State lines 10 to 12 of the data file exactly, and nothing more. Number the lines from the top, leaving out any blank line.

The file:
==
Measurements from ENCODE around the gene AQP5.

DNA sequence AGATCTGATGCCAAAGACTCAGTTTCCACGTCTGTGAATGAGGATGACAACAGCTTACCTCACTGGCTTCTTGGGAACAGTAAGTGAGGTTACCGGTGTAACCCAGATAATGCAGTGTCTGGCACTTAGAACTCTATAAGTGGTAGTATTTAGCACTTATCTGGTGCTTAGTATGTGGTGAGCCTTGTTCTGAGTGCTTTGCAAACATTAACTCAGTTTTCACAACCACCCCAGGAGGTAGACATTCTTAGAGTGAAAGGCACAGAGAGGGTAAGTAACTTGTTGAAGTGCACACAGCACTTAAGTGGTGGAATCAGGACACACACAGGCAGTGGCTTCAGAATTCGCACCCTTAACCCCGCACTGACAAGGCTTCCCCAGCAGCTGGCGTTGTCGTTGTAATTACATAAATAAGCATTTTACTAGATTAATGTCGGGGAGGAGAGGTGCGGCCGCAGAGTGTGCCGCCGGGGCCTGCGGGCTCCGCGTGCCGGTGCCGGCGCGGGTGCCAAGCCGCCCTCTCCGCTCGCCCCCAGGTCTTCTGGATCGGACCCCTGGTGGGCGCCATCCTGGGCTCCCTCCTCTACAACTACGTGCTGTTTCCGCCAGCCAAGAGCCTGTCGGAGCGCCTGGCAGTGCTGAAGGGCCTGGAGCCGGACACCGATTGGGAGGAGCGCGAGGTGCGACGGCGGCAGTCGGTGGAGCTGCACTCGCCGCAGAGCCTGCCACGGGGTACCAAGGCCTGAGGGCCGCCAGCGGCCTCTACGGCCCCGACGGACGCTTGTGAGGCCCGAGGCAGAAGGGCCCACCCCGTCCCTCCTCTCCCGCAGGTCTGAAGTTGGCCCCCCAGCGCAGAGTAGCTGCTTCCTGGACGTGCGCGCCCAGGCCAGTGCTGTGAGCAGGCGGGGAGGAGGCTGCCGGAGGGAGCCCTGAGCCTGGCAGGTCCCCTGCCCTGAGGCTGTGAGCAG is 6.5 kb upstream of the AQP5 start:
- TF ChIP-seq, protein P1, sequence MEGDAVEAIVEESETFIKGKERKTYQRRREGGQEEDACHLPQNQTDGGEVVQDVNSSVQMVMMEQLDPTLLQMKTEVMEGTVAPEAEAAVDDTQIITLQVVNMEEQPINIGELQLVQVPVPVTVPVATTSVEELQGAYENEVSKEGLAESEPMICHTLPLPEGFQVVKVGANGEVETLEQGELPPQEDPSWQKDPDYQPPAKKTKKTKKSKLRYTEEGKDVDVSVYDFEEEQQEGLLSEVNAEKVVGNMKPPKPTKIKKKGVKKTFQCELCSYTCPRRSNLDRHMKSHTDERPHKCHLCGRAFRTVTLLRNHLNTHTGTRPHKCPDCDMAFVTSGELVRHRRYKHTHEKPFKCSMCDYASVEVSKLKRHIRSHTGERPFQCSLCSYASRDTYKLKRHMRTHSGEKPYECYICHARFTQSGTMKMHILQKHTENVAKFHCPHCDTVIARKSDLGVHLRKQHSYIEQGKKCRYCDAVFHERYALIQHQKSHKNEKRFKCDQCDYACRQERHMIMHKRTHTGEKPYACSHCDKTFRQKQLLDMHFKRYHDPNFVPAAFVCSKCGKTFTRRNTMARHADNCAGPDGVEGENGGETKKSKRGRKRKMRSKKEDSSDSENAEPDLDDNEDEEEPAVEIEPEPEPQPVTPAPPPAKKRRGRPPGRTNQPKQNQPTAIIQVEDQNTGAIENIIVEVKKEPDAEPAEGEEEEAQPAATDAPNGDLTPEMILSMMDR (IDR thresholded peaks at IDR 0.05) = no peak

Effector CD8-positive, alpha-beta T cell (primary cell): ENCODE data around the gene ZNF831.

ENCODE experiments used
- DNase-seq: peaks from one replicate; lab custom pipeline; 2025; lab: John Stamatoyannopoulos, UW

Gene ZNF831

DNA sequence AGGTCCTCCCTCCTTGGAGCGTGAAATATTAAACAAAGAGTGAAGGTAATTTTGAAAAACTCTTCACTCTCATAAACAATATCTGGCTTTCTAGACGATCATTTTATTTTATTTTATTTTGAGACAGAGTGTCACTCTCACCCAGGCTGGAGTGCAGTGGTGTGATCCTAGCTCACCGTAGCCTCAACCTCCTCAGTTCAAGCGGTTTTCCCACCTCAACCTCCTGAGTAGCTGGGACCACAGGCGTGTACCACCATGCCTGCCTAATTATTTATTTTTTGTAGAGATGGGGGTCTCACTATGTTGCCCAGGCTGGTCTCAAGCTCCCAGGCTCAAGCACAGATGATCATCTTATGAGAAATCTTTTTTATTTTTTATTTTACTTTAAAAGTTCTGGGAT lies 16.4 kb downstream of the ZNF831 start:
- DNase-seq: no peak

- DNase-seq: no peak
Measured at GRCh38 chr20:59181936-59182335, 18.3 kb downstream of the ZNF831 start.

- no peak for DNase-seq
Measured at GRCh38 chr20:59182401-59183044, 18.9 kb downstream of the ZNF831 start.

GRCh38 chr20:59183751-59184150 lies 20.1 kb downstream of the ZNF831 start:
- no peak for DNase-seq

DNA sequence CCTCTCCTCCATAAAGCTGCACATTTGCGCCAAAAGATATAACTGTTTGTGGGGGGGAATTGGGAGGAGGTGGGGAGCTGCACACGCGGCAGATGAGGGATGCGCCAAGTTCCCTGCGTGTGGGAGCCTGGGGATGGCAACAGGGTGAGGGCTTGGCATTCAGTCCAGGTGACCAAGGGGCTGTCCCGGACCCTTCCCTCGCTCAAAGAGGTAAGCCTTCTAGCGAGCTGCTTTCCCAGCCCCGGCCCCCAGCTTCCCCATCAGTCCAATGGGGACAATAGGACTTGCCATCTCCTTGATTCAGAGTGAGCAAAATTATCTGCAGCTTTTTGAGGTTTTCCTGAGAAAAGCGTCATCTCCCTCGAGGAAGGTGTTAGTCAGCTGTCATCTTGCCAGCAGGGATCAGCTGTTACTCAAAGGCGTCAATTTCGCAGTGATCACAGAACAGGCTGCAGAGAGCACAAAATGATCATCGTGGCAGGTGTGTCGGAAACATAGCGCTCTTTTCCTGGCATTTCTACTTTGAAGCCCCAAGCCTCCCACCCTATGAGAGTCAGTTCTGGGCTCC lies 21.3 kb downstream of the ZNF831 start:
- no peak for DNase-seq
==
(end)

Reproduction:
- DNase-seq: no peak
Measured at GRCh38 chr20:59181936-59182335, 18.3 kb downstream of the ZNF831 start.

- no peak for DNase-seq